t really is the Emerald Isle, overwhelmed with shades of green, beautiful to behold, fascinating to visit, and imbued with a history of Celtic tribalism and warfare, full of tragedy, struggle and hardship mixed with irresistible humor, good cheer, superstition, and trust in God. We will travel from the “stone age” of Druidic paganism, through the conversion to Christ of most of the island, to the long and bloody attempts to maintain independence while resisting foreign control. We will clamber over ancient castles, abbeys and churches and visit quaint historic towns that connect the past and present in music, dance, and cuisine. Our tour will include sites vital to the story of the RMS Titanic, battlefields, museums, and living history, as well as ample free time to shop and explore your Irish roots, helping personalize the experience even more. “Unforgettable” hardly describes what’s ahead with Landmark Events.
(June 20-22, 25, 30)
Founded as a Viking settlement, Dublin emerged as Ireland’s principal city following the Norman invasion in the 1200. The city expanded rapidly from the 17th century and was briefly the second largest city in the British Empire before the Acts of Union in 1800. Following the partition of Ireland in 1922, Dublin became the capital of the Irish Free State, later renamed Ireland. The Easter Rising of 1916, the Irish War of Independence, and the subsequent Irish Civil War resulted in a significant amount of physical destruction in central Dublin, as we will see at the Grand Post Office.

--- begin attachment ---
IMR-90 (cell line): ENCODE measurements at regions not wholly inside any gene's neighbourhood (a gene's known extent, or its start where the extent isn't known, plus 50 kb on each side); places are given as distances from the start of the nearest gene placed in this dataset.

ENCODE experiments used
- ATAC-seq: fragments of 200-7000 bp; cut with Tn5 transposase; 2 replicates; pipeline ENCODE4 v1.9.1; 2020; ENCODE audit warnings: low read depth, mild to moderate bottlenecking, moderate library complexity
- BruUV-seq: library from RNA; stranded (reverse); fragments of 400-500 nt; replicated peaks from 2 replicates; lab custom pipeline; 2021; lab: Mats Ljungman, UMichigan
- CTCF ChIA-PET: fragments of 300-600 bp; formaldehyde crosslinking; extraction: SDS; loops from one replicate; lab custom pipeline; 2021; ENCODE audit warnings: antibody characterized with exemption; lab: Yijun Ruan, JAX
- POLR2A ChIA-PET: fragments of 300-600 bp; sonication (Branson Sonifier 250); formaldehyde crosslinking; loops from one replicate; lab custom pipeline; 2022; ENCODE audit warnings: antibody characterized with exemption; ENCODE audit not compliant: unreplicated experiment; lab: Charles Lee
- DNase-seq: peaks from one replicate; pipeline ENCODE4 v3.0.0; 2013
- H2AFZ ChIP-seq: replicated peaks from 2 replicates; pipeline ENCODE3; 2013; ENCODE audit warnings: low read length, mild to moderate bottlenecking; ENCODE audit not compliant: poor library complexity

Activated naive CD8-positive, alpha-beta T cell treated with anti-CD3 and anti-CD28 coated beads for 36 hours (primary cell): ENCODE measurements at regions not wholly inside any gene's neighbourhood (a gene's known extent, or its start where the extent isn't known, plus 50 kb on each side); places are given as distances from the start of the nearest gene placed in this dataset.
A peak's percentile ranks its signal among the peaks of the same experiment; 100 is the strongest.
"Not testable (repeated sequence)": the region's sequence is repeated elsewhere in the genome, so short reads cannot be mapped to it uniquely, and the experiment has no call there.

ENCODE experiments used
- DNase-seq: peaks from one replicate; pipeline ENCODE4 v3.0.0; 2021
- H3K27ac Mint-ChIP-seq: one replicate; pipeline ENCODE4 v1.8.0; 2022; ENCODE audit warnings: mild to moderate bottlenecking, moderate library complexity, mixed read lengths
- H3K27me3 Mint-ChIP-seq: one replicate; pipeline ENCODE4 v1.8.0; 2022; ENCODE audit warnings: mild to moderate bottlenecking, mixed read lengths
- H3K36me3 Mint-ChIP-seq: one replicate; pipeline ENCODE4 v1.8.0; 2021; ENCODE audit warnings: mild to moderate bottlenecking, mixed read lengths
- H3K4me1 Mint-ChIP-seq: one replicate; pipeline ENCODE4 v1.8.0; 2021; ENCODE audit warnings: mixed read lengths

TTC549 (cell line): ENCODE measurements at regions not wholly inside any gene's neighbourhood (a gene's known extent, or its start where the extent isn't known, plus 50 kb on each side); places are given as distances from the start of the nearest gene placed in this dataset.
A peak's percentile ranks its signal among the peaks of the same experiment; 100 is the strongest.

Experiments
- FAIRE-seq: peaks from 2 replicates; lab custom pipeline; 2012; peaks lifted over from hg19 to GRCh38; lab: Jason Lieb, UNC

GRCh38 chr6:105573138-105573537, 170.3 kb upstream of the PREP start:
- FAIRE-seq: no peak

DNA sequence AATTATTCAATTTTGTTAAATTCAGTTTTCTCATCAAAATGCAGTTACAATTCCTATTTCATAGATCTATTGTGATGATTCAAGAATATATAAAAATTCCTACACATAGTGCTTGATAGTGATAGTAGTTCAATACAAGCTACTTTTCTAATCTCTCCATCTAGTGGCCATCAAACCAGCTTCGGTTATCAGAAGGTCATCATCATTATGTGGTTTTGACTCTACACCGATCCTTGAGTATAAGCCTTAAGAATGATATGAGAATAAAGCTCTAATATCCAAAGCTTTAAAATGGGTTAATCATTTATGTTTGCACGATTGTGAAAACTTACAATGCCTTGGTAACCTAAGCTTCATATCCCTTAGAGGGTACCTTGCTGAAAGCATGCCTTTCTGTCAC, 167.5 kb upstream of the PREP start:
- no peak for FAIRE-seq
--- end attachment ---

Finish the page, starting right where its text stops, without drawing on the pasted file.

We will make our headquarters in the heart of Dublin, at the O’Callaghan Mont Clare Hotel, situated beside Merrion Square, one of Dublin’s largest and grandest Georgian squares. Three sides are lined with Georgian redbrick townhouses, residences of past and present notables. Poet and novelist Oscar Wilde, lived at No. 1, poet W. B. Yeats at No. 82, and Daniel O’Connell at No. 58. Just one block from the National Gallery and National Museum of Ireland, and five minutes from Trinity University and the Book of Kells, you will have Dublin at your doorstep, just waiting to be explored!
We will begin our tour with a casual welcome reception at our headquarter hotel in Dublin, the O’Callaghan Mont Clare. We will make introductions and equip you with guidebooks, schedules and audio sets while enjoying light hors d’oeuvres and beverages. Bill Potter will give a brief overview of the tour and then you are free to fellowship before turning in for the night.
Since its foundation in 1204, Dublin Castle has been at the heart of the history of the city. Today, spanning an area of over 44,000 square meters (11 acres), the site contains 2 museums, 2 cafés, an international conference centers, 2 gardens, government buildings, and the State Apartments which are the most important state rooms in the country.
Kilmainham Gaol is one of the most important Irish monuments of the modern period, in relation to the narrative of the struggle for Irish independence. In the period of time extending from its opening in 1796 until its decommissioning in 1924 it has been — barring the notable exceptions of Daniel O’Connell and Michael Collins — a site of incarceration of every significant Irish nationalist leader of both the constitutional and physical force traditions. The majority of the Irish leaders in the rebellions of 1798, 1803, 1848, 1867 and 1916 were imprisoned there.
GPO (General Post Office)